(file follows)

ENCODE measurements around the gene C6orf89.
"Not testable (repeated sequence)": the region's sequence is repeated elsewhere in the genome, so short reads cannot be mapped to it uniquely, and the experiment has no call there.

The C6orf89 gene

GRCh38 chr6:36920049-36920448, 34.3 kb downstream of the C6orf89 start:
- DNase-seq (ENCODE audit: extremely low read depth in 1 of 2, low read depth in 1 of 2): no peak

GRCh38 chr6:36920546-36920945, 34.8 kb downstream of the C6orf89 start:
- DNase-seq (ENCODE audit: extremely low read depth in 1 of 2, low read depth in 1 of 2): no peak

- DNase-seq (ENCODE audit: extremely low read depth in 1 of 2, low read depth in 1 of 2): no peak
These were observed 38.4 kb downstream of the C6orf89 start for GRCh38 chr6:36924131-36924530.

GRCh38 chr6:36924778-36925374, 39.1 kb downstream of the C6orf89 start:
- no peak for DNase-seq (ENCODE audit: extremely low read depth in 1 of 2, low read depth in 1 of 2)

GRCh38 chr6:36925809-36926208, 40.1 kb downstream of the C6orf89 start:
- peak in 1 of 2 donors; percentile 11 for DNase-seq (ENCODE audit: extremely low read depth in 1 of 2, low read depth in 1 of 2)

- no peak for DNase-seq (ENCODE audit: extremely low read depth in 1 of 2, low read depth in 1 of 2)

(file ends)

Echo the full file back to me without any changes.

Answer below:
ENCODE measurements around the gene C6orf89.
"Not testable (repeated sequence)": the region's sequence is repeated elsewhere in the genome, so short reads cannot be mapped to it uniquely, and the experiment has no call there.

The C6orf89 gene

GRCh38 chr6:36920049-36920448, 34.3 kb downstream of the C6orf89 start:
- DNase-seq (ENCODE audit: extremely low read depth in 1 of 2, low read depth in 1 of 2): no peak

GRCh38 chr6:36920546-36920945, 34.8 kb downstream of the C6orf89 start:
- DNase-seq (ENCODE audit: extremely low read depth in 1 of 2, low read depth in 1 of 2): no peak

- DNase-seq (ENCODE audit: extremely low read depth in 1 of 2, low read depth in 1 of 2): no peak
These were observed 38.4 kb downstream of the C6orf89 start for GRCh38 chr6:36924131-36924530.

GRCh38 chr6:36924778-36925374, 39.1 kb downstream of the C6orf89 start:
- no peak for DNase-seq (ENCODE audit: extremely low read depth in 1 of 2, low read depth in 1 of 2)

GRCh38 chr6:36925809-36926208, 40.1 kb downstream of the C6orf89 start:
- peak in 1 of 2 donors; percentile 11 for DNase-seq (ENCODE audit: extremely low read depth in 1 of 2, low read depth in 1 of 2)

- no peak for DNase-seq (ENCODE audit: extremely low read depth in 1 of 2, low read depth in 1 of 2)